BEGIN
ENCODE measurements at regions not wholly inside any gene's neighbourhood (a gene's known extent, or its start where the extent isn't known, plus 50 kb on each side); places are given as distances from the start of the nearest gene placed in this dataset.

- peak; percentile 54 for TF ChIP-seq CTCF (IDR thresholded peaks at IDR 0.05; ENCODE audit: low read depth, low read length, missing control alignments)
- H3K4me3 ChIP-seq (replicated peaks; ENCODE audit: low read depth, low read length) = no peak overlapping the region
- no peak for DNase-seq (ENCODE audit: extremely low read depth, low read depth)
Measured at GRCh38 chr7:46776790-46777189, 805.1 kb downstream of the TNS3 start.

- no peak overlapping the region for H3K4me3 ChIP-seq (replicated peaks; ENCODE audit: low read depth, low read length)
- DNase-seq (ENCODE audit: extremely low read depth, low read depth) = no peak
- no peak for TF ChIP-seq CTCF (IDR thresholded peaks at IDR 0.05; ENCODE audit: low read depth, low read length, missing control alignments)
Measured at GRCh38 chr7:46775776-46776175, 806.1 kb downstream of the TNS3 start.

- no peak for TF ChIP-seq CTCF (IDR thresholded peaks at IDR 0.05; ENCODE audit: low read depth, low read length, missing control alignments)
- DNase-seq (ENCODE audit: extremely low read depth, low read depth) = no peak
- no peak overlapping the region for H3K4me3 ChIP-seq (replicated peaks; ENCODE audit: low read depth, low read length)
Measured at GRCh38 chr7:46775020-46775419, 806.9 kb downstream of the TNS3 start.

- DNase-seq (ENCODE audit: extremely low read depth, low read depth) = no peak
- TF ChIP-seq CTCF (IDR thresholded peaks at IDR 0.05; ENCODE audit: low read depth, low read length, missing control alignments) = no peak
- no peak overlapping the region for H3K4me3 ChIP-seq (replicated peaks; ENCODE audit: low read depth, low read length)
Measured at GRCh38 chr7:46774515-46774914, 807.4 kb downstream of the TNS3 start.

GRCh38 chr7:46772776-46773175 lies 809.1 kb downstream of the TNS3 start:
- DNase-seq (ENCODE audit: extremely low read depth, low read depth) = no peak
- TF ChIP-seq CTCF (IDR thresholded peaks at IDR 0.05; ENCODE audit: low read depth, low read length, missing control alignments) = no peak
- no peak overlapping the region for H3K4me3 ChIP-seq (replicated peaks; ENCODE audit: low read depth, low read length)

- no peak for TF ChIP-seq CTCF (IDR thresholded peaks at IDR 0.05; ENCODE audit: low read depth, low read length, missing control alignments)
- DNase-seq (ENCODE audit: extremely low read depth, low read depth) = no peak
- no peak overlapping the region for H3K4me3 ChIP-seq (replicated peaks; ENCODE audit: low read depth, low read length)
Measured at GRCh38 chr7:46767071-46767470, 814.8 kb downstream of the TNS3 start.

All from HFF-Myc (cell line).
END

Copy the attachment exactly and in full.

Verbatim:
ENCODE measurements at regions not wholly inside any gene's neighbourhood (a gene's known extent, or its start where the extent isn't known, plus 50 kb on each side); places are given as distances from the start of the nearest gene placed in this dataset.

- peak; percentile 54 for TF ChIP-seq CTCF (IDR thresholded peaks at IDR 0.05; ENCODE audit: low read depth, low read length, missing control alignments)
- H3K4me3 ChIP-seq (replicated peaks; ENCODE audit: low read depth, low read length) = no peak overlapping the region
- no peak for DNase-seq (ENCODE audit: extremely low read depth, low read depth)
Measured at GRCh38 chr7:46776790-46777189, 805.1 kb downstream of the TNS3 start.

- no peak overlapping the region for H3K4me3 ChIP-seq (replicated peaks; ENCODE audit: low read depth, low read length)
- DNase-seq (ENCODE audit: extremely low read depth, low read depth) = no peak
- no peak for TF ChIP-seq CTCF (IDR thresholded peaks at IDR 0.05; ENCODE audit: low read depth, low read length, missing control alignments)
Measured at GRCh38 chr7:46775776-46776175, 806.1 kb downstream of the TNS3 start.

- no peak for TF ChIP-seq CTCF (IDR thresholded peaks at IDR 0.05; ENCODE audit: low read depth, low read length, missing control alignments)
- DNase-seq (ENCODE audit: extremely low read depth, low read depth) = no peak
- no peak overlapping the region for H3K4me3 ChIP-seq (replicated peaks; ENCODE audit: low read depth, low read length)
Measured at GRCh38 chr7:46775020-46775419, 806.9 kb downstream of the TNS3 start.

- DNase-seq (ENCODE audit: extremely low read depth, low read depth) = no peak
- TF ChIP-seq CTCF (IDR thresholded peaks at IDR 0.05; ENCODE audit: low read depth, low read length, missing control alignments) = no peak
- no peak overlapping the region for H3K4me3 ChIP-seq (replicated peaks; ENCODE audit: low read depth, low read length)
Measured at GRCh38 chr7:46774515-46774914, 807.4 kb downstream of the TNS3 start.

GRCh38 chr7:46772776-46773175 lies 809.1 kb downstream of the TNS3 start:
- DNase-seq (ENCODE audit: extremely low read depth, low read depth) = no peak
- TF ChIP-seq CTCF (IDR thresholded peaks at IDR 0.05; ENCODE audit: low read depth, low read length, missing control alignments) = no peak
- no peak overlapping the region for H3K4me3 ChIP-seq (replicated peaks; ENCODE audit: low read depth, low read length)

- no peak for TF ChIP-seq CTCF (IDR thresholded peaks at IDR 0.05; ENCODE audit: low read depth, low read length, missing control alignments)
- DNase-seq (ENCODE audit: extremely low read depth, low read depth) = no peak
- no peak overlapping the region for H3K4me3 ChIP-seq (replicated peaks; ENCODE audit: low read depth, low read length)
Measured at GRCh38 chr7:46767071-46767470, 814.8 kb downstream of the TNS3 start.

All from HFF-Myc (cell line).